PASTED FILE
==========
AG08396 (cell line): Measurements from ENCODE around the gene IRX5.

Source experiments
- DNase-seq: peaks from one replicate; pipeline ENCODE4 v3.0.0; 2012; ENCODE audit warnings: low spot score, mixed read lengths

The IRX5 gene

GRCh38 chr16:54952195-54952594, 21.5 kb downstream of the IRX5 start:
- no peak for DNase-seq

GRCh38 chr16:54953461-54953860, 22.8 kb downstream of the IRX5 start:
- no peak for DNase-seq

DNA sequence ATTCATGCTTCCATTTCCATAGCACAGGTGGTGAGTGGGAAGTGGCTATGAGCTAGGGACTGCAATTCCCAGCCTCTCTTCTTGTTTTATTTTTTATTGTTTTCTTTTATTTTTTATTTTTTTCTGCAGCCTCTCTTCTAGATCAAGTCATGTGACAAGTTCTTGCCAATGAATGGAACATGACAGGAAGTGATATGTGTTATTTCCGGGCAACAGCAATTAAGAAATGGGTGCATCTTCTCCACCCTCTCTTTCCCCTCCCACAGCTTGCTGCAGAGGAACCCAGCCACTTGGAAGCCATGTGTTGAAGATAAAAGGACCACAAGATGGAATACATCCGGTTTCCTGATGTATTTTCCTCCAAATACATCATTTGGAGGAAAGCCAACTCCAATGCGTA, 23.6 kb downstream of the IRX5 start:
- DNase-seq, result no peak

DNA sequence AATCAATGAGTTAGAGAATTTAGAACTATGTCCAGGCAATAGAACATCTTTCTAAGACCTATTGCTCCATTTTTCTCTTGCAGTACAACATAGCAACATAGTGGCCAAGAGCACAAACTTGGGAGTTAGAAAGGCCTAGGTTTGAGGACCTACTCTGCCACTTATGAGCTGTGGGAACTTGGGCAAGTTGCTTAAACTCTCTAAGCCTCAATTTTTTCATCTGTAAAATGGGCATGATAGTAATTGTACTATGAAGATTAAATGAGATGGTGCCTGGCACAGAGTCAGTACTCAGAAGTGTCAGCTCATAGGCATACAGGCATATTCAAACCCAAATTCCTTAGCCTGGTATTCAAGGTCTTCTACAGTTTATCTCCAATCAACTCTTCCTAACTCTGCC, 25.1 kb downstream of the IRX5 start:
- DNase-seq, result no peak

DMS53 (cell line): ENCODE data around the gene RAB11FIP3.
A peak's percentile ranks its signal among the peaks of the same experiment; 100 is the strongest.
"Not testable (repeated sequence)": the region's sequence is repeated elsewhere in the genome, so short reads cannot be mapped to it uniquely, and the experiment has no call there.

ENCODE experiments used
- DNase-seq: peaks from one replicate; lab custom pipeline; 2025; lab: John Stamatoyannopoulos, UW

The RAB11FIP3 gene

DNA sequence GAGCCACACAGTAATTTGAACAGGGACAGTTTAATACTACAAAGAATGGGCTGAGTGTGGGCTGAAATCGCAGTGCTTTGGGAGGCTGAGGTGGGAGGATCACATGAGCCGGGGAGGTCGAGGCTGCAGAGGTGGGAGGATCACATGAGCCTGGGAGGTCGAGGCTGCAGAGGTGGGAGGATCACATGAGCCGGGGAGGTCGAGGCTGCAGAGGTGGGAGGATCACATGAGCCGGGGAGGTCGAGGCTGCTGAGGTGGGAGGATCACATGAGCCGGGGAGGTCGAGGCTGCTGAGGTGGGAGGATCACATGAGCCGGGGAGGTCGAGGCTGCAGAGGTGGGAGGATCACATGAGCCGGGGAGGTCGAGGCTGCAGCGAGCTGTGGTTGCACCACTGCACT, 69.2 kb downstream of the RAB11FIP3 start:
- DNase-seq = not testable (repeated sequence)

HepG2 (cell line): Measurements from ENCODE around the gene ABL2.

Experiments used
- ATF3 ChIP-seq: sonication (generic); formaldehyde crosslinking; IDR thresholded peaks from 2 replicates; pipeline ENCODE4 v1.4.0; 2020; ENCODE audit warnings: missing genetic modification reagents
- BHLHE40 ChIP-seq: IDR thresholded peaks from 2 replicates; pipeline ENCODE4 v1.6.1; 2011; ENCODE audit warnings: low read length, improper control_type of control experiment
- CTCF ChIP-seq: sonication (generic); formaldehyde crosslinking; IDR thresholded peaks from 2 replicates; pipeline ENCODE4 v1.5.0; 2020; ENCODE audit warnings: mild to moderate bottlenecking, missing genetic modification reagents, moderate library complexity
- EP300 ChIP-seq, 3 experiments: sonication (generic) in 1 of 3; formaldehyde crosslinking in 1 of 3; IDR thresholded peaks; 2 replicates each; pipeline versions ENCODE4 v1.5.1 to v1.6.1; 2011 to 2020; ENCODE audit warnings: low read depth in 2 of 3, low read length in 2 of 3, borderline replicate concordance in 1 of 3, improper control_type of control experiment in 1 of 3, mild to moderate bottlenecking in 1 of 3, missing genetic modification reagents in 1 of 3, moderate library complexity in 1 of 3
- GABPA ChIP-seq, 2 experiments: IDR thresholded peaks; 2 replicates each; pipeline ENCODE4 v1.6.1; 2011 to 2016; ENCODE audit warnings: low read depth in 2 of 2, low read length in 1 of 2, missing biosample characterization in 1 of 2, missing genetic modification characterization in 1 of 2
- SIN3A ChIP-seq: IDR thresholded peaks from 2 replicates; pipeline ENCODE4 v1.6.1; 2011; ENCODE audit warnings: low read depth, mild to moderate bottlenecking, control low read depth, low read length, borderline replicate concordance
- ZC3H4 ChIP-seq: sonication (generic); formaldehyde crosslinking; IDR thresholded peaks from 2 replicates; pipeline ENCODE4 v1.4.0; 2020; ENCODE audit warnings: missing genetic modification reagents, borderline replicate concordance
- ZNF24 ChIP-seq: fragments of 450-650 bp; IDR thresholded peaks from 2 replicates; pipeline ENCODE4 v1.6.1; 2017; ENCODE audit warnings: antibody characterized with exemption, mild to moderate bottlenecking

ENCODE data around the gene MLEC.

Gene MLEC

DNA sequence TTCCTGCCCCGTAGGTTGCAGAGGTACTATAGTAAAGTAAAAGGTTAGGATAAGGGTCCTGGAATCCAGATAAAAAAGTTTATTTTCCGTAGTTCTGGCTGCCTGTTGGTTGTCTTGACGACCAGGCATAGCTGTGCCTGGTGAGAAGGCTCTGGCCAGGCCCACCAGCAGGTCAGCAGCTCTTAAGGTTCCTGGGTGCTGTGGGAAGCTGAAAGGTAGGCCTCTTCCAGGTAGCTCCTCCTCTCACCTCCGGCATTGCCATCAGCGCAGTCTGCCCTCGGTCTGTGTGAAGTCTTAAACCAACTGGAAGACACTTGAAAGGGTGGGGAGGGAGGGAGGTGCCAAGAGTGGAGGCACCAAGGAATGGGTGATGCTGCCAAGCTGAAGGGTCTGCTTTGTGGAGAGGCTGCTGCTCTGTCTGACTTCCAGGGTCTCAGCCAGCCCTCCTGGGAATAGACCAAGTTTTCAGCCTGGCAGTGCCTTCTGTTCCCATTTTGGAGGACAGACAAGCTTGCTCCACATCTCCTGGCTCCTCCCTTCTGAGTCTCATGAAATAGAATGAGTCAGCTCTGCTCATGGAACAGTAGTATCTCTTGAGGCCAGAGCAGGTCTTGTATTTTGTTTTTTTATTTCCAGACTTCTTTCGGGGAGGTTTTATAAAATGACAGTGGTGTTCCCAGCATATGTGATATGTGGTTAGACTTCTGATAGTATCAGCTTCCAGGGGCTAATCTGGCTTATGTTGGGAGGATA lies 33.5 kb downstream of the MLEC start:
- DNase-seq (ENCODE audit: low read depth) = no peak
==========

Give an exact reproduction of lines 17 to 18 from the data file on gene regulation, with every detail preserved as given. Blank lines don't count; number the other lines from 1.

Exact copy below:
- DNase-seq: peaks from one replicate; lab custom pipeline; 2025; lab: John Stamatoyannopoulos, UW

The RAB11FIP3 gene